The Steepest Roller Coaster in the World


Welcome to Takabisha, the steepest roller coaster in the world:

3,300 feet long, 141 feet tall, 62 m.p.h., 121 degrees over vertical drop — and two minutes and 40 seconds of pure thrill and exhilaration.

As I approached the two-month mark of my semester abroad in Japan, mid-term exams and projects arrived. As a breather, right before mid-terms, a group of friends and I decided to head down to Fuji-Q Highland (“Fujikyu Hairando”), one of the most amazing and thrilling amusement parks. Famous for its world-record roller coasters and attractions, it is definitely an awesome place to go and have fun with friends on a day or weekend trip. As a thrill-seeker and roller coaster enthusiast, I have had a longstanding dream to go to this amusement park. I was extremely excited to go to Fuji-Q and ride Takabisha as they have been on my bucket list for quite some time.

There were quite a few interesting things that I noticed when I went to the amusement park, so I wanted to share some of my observations and tips for going to Fuji-Q Highland. Hopefully, if you ever plan on making your way over to the town of Fujiyoshida, near the base of Mount Fuji, these tidbits will be a little helpful to you. Continue reading “The Steepest Roller Coaster in the World”

Living in the Emptiness

For the last time on this platform, welcome back beloved readers!

How did you feel when you read the title of this blog post? Confused? Concerned? Five months ago, I would have felt perplexed by a person’s description of their study abroad as “empty.” Isn’t the exchange experience supposed to be exploding with excitement and constant plans? For some students, that concentrated activity is exactly what they need to fuel their soul.

As a person who had a solid Google Calendar for the last two years, existing in the space between very few colored appointment blocks has been a privilege. Thanks to guidance from my free-spirit exchange buddy, Cora, I discovered that when you leave days unplanned, accomplishments are still made and magic fills the emptiness.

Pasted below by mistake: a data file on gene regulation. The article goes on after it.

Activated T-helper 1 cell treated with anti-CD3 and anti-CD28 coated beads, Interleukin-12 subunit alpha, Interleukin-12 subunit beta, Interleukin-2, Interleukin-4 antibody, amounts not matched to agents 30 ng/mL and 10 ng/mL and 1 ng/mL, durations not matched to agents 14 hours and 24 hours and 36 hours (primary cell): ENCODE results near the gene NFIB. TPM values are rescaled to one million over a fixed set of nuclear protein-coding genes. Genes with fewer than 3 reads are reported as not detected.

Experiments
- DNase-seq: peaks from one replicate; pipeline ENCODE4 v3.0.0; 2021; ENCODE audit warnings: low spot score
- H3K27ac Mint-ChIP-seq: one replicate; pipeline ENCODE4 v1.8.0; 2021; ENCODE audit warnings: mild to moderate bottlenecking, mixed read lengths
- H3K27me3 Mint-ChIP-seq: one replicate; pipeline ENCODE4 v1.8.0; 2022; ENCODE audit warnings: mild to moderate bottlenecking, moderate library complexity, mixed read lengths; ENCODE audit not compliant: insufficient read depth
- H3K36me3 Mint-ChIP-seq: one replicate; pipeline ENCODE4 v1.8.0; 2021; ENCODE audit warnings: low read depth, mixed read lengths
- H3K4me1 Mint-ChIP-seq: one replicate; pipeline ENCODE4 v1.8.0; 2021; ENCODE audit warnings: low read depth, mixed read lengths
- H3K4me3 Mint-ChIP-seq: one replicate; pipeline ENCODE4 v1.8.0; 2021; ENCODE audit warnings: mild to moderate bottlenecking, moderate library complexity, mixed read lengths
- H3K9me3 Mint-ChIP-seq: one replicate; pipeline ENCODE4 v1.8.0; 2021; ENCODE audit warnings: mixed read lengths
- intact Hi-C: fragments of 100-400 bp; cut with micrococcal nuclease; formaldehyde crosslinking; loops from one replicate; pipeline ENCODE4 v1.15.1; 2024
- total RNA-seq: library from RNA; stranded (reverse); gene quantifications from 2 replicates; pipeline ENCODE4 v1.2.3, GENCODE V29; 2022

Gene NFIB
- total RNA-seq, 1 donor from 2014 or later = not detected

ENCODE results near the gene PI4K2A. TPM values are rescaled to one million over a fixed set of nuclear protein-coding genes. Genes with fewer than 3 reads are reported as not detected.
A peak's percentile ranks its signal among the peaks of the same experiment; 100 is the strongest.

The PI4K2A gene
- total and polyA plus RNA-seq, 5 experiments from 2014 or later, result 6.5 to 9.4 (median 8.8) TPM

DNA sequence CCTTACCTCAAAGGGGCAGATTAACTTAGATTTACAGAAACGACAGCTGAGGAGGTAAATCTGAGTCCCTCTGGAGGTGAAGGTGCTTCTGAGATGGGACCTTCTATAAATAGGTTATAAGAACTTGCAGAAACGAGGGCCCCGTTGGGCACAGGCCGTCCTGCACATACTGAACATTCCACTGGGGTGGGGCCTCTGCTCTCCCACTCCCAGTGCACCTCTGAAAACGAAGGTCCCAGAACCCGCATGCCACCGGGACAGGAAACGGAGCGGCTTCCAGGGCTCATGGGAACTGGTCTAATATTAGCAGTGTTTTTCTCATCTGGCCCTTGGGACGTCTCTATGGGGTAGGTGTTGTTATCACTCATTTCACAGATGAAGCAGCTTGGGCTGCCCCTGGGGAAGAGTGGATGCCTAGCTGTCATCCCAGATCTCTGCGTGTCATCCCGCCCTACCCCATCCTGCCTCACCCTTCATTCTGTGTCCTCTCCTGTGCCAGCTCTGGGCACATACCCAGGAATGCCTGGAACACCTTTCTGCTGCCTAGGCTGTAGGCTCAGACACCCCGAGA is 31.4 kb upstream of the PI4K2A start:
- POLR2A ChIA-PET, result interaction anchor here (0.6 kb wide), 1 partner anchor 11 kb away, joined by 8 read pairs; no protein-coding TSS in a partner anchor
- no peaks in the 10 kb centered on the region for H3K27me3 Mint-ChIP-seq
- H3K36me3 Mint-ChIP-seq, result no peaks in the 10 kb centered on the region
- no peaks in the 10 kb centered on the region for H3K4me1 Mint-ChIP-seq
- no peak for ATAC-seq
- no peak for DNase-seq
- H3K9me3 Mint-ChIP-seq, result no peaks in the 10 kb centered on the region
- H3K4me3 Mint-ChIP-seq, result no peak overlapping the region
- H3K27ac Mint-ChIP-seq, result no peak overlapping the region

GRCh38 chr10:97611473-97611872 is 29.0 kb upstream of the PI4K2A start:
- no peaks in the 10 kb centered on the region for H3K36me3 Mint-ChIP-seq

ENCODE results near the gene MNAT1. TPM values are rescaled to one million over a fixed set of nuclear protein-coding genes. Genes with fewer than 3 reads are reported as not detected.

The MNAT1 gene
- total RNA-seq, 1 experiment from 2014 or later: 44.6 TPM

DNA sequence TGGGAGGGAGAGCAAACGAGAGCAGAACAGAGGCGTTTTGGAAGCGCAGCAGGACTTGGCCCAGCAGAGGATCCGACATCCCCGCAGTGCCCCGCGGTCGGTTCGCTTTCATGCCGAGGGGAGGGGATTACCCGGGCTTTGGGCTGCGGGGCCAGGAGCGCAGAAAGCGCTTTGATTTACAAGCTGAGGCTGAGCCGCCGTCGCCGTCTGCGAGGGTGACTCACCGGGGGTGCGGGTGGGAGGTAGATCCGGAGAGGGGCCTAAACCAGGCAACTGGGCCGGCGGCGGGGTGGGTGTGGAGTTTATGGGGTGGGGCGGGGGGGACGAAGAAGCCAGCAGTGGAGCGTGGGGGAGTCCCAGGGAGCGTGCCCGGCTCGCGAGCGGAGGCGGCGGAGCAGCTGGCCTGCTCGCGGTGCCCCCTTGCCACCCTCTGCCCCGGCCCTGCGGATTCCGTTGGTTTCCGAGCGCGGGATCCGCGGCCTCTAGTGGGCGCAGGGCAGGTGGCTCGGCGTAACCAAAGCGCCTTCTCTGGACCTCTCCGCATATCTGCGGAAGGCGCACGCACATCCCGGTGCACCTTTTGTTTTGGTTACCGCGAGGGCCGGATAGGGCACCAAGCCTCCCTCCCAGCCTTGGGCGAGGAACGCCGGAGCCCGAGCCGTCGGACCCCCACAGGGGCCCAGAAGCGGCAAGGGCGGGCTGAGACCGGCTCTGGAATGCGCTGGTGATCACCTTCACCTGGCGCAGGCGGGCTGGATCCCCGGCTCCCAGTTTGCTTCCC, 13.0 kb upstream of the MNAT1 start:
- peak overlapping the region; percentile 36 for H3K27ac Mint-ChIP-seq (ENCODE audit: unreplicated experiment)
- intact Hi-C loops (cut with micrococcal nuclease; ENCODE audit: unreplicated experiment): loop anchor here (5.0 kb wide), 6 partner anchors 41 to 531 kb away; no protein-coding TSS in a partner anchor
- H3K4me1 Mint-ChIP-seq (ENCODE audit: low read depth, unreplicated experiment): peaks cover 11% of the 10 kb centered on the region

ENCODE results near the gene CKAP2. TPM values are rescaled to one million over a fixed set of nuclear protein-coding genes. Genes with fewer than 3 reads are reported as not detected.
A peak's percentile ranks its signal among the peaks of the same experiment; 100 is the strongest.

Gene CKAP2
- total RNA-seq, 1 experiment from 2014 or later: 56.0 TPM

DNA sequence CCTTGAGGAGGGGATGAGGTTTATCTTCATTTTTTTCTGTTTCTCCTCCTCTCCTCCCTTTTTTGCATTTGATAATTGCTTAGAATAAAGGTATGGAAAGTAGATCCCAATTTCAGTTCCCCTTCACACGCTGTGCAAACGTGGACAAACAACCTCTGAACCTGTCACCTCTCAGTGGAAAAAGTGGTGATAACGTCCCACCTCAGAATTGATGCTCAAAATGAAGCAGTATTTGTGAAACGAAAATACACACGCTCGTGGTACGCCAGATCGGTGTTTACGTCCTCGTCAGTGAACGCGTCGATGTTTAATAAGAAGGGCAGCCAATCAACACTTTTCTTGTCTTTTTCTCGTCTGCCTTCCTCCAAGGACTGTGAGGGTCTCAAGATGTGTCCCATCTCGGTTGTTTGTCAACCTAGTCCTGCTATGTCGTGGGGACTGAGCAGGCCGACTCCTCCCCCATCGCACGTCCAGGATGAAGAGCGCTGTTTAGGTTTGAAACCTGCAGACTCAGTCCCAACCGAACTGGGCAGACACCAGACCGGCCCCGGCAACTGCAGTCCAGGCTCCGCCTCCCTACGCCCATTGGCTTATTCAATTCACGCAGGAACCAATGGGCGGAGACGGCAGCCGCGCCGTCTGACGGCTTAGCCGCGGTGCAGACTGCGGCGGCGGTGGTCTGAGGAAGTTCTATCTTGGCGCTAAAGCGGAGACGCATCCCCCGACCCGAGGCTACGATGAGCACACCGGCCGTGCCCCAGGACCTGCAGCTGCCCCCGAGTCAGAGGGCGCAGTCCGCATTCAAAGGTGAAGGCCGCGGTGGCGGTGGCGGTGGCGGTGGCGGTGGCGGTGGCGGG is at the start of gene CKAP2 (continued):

The following photos represent some unplanned magic I have accomplished in the free spaces. Continue reading “Living in the Emptiness”

Developing Global Citizens

One of SDSU’s goals is to develop global citizens — as embodied by students like 2019 graduate Marjon Saulon.

Marjon was born in Manila in the Philippines but spent his formative years studying at the Kaohsiung American School in Taiwan after a family move. His studies would eventually lead him to San Diego State University as a business major. After joining the student organization AIESEC (Association for International Exchange of Students in Economics and Commerce), a global nonprofit, Saulon decided that the comparative international studies major would be a better fit for a global citizen.

It was around this time that Saulon returned home for the summer to take an internship in Kaohsiung at the Philippines Consulate, giving him the chance to learn more about the real-world applications of his major.

Like many other SDSU students, Saulon had a study-abroad requirement, and he returned to the region to study criminal justice in Xiamen, China. He experienced a familiar area in a whole new way through the lens of his studies and career interests.